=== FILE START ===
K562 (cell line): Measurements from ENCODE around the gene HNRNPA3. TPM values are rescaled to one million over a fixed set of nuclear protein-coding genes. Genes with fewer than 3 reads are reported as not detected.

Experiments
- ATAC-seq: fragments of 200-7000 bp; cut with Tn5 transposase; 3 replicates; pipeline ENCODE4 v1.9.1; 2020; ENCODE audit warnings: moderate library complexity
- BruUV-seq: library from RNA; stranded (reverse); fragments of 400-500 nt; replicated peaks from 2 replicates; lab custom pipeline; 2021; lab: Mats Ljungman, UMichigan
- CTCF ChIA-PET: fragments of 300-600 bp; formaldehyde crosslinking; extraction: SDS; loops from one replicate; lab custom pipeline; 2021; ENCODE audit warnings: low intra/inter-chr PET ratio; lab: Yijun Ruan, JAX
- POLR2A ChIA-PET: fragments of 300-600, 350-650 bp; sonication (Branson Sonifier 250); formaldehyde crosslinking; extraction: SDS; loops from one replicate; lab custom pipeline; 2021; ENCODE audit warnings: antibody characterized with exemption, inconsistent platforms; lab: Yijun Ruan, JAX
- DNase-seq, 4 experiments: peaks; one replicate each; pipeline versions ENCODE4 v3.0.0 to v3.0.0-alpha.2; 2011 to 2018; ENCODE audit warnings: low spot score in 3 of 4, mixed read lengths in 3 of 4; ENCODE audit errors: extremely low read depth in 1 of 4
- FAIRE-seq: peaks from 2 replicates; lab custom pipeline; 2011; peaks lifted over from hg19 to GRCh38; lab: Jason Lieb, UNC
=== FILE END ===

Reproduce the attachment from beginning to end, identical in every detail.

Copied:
K562 (cell line): Measurements from ENCODE around the gene HNRNPA3. TPM values are rescaled to one million over a fixed set of nuclear protein-coding genes. Genes with fewer than 3 reads are reported as not detected.

Experiments
- ATAC-seq: fragments of 200-7000 bp; cut with Tn5 transposase; 3 replicates; pipeline ENCODE4 v1.9.1; 2020; ENCODE audit warnings: moderate library complexity
- BruUV-seq: library from RNA; stranded (reverse); fragments of 400-500 nt; replicated peaks from 2 replicates; lab custom pipeline; 2021; lab: Mats Ljungman, UMichigan
- CTCF ChIA-PET: fragments of 300-600 bp; formaldehyde crosslinking; extraction: SDS; loops from one replicate; lab custom pipeline; 2021; ENCODE audit warnings: low intra/inter-chr PET ratio; lab: Yijun Ruan, JAX
- POLR2A ChIA-PET: fragments of 300-600, 350-650 bp; sonication (Branson Sonifier 250); formaldehyde crosslinking; extraction: SDS; loops from one replicate; lab custom pipeline; 2021; ENCODE audit warnings: antibody characterized with exemption, inconsistent platforms; lab: Yijun Ruan, JAX
- DNase-seq, 4 experiments: peaks; one replicate each; pipeline versions ENCODE4 v3.0.0 to v3.0.0-alpha.2; 2011 to 2018; ENCODE audit warnings: low spot score in 3 of 4, mixed read lengths in 3 of 4; ENCODE audit errors: extremely low read depth in 1 of 4
- FAIRE-seq: peaks from 2 replicates; lab custom pipeline; 2011; peaks lifted over from hg19 to GRCh38; lab: Jason Lieb, UNC